On the one hand it is an advantage of hollow domains that, in order'to obtain the same variation in size as in the non-hollow domains, a variation of the bias field is necessary which is much smaller, for a variation in size by a factor 2, for example, 100 X smaller, than that which is required therefor in non-hollow domains. So
a hollow domain has a much larger signal sensitivity.
On the other hand it is an advantage that the size of a hollow domain can vary much more than that of a non-hollow domain. A difference between minimum and maximum dimension of a factor 25 is possible. This means that larger signal variations can be established with the external field of a hollow magnetic domain than with the external field of a non-hollow magnetic domain.
A further preferred embodiment of a device for storing information according to the invention is therefore characterized in that the plate for the zone-wise scanning of the magnetisable medium comprises a hollow magnetic domain.
Known is the use of a magnetic field produced by a current conductor to control a bubble in which, for example, permalloy dots ensure stable places.
It is also possible, however, to control the movement of bubbles by means of electromagnetic radiation. It has actually been found that in, for example, orthoferrite crystals selective radiation causes a local decrease of the magnetic permeability, which gives rise to the fixation of a magnetic domain in that place, whereas in, for example, iron borate crystals selective radiation produced a local increase of the magnetic permeability, which gives rise to the change in place of a magnetic domain. At a suitably chosen temperature, the magnetic permeability reassumes its original value immediately after termination of the radiation.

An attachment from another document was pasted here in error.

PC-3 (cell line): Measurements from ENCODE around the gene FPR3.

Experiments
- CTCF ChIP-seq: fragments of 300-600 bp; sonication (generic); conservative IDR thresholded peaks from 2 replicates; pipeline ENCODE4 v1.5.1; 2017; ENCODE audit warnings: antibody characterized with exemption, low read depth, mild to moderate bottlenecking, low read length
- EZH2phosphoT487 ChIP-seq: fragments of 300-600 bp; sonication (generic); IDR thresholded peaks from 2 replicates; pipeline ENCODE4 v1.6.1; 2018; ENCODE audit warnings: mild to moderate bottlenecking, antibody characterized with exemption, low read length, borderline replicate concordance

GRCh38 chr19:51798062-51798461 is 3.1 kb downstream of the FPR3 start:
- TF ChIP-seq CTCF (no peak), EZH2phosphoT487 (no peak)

A further preferred embodiment of the device according to the invention is characterized in that the magnetic material of the plate has the property that the magnetic permeability is variable by irradiation with electromagnetic radiation and that the domain propagation means comprise a source of electromagnetic radiation, which can irradiate the plate in the desirable places.
The invention will be described in greater detail, by way of example, with reference to the drawing. In the drawing FIG. 1 shows a plate of magnetisable material carrying a cylindrical magnetic domain therein,
FIG. 2 shows the influence of the external field of a cylindrical magnetic domain on a magnetisable medium,
FIG. 3 shows a magnetisable material having an information track written by means of the arrangement shown in FIG. 2,
FIG. 4 is a cross-sectional view of a device for storing information according to the invention in the form of a disc memory,
FIG. 5 is a diagrammatic plan view of the device shown in FIG. 4,
FIG. 6 shows on an enlarged scale a part of the plan view shown in FIG. 5,